What do you think about returning the favor in fiction and reality?

About Charles Yallowitz

Charles E. Yallowitz was born, raised, and educated in New York. Then he spent a few years in Florida, realized his fear of alligators, and moved back to the Empire State. When he isn't working hard on his epic fantasy stories, Charles can be found cooking or going on whatever adventure his son has planned for the day. 'Legends of Windemere' is his first series, but it certainly won't be his last.
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17 Responses to Returning the Favor in Fiction and Reality

  1. L. Marie says:

    You have the most interesting topics!
    I think of this as the golden rule–do unto others. Some might think of this as paying it forward. I’ve seen this on episodes of Samurai Jack and certainly Avatar. Definitely seen it in real life.


  2. V.M.Sang says:

    I absolutely agree about doing a favour back.sadly, not everyone does. And if it can happen in real life, why not in fiction?
    I don’t think I’ve used it myself, but other authors have without it seeming too much of a co-incidence.

    Liked by 1 person

    • Seems to happen more in fiction than reality, but I might be jaded. I don’t do the review trades like years ago, but the promo trades always helped. I don’t wander blogs as much as I used to, so I miss chances to help others. This is why I sometimes worry that I’m not returning favors.


  3. You are right on about the favors. If you want others to help then you have to be willing to help others. There are a few authors out there who don’t get the concept. Good post, Charles.

    Liked by 2 people

  4. I love to help. I learned a lot of this by hosting Lisa Burton Radio. A lot of people didn’t mind me putting a few evenings into their work, then were nowhere to be seen when I needed a stop. Some of them never even showed up on their own post day. I still help others. I’m either a sucker or a better person. I haven’t consciously used this in fiction, but it happened in The Ballad of Mrs. Molony.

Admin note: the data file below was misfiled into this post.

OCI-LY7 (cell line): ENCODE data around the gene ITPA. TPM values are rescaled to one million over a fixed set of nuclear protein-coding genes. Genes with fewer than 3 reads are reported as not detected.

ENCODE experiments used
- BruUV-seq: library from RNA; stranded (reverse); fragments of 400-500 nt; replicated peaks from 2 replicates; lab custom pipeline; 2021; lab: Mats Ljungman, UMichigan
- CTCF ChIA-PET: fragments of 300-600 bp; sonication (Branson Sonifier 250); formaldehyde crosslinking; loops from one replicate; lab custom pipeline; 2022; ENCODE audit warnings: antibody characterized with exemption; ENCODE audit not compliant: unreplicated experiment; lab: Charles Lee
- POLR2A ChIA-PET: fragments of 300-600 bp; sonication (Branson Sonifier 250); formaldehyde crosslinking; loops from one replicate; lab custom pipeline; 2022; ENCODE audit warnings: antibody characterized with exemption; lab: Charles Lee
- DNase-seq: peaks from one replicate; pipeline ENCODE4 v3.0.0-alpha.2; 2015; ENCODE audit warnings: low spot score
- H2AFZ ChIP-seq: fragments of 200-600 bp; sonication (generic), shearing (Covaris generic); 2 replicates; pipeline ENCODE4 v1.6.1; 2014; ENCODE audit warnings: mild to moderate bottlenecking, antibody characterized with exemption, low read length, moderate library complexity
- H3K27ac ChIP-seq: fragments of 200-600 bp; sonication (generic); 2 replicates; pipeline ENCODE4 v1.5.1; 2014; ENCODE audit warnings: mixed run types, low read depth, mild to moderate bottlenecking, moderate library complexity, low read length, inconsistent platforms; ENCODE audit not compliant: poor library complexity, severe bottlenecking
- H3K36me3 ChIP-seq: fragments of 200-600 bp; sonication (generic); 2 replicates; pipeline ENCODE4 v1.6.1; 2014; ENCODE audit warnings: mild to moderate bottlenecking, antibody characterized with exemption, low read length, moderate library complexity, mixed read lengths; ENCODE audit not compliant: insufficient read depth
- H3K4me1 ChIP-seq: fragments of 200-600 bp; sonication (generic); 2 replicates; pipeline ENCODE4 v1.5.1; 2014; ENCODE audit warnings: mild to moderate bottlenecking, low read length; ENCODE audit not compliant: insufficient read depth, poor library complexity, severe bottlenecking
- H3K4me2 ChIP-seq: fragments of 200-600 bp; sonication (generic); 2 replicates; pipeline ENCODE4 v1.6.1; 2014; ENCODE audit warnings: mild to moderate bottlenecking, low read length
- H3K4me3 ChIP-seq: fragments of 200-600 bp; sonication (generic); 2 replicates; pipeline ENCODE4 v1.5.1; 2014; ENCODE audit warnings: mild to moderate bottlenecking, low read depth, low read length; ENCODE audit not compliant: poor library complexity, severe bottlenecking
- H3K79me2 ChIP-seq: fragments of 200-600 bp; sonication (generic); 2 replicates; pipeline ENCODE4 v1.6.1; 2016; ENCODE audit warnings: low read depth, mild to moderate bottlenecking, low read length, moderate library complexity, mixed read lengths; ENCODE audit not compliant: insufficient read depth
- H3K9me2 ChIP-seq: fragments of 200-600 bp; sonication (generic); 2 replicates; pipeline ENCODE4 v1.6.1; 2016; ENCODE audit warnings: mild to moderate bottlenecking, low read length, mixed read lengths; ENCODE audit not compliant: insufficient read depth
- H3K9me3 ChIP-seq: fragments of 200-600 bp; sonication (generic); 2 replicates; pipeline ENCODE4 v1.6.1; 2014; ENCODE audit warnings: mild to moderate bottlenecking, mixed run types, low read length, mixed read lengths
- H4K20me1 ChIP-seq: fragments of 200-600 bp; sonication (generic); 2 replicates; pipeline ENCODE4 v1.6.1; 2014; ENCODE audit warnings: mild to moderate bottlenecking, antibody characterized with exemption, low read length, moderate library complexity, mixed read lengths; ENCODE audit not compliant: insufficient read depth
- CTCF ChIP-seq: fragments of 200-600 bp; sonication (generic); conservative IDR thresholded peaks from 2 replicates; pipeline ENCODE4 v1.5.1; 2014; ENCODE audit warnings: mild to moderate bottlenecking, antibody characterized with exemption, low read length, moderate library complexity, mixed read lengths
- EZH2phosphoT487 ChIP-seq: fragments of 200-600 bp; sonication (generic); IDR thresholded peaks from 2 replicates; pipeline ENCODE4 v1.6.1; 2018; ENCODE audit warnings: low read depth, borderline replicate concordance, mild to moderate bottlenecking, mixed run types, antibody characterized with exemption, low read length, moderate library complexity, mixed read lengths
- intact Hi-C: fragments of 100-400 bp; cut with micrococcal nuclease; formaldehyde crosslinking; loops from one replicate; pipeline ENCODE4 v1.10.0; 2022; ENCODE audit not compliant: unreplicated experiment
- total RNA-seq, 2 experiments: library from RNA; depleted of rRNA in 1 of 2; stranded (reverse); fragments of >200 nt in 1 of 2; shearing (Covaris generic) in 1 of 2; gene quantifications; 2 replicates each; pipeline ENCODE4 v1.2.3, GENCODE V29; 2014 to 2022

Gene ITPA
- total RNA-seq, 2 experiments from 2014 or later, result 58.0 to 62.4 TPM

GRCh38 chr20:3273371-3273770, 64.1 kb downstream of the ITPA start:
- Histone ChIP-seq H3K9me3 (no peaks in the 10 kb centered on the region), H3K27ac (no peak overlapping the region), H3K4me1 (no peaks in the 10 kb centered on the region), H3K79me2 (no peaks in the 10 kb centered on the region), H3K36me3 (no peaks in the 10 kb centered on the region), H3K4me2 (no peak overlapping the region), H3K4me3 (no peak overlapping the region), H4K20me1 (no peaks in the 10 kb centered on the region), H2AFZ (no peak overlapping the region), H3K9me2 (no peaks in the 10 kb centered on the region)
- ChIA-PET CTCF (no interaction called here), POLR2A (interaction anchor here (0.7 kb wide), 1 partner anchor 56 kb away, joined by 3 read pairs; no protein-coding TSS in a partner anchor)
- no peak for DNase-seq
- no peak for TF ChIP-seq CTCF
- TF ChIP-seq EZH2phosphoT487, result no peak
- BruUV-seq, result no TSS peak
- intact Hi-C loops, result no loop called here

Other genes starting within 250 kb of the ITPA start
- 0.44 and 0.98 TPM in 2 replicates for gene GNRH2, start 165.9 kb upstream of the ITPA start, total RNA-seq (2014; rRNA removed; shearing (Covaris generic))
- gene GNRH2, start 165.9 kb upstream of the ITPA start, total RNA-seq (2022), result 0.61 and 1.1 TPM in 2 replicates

• I’ve found that too. In the past, I’ve offered days for promos and gotten responses from authors who never show up to help when I need volunteers. I promoted them anyway, but I gradually felt used.

      Liked by 1 person

      • I’ve fallen into a rut of going with my tried and true hosts for the last few. 2020 was busy, so I tried not to hit everyone every time. I know I’d do better if I reached a bit farther out, but some of those don’t have many followers.


      • Definitely feeling that. Doesn’t help that anything I do gets me nothing. I doubt I have much of a man audience to give anyone a boost these days.

        Liked by 1 person

      • I read a couple of years ago that blogging was on the way out. I don’t think it’s come to that, but I notice my interaction and repeat visitors are down. Follower numbers are great, but I know a decent percentage of those are businesses and bots. I don’t have it in me to rebuild everything for YouTube or some kind of podcast.


      • It’s not as popular as it once was. Podcasts and shorter form social media took over. Caters the our species’ dwindling attention span.

        Liked by 1 person

  5. One thing about fiction, whatever the genre, is that we all long for a world that is fair and balanced. Well written stories can give us that. In the fairy tales, a polite young person does a service for an elderly person and gets crucial advice. Or a lion decides not to eat a mouse, so the mouse later chew through a net the save the lion.

    That sort of thing really resonates with readers, maybe even more because we know there are many circumstances when the favor is not or cannot be returned.

    In more complicated tales, you might have someone ask a dodgy person for help and receive it, but then be told, “I’ll collect a favor from you later.” Then you have the concern about what that favor will be hanging over the character for the rest of the story.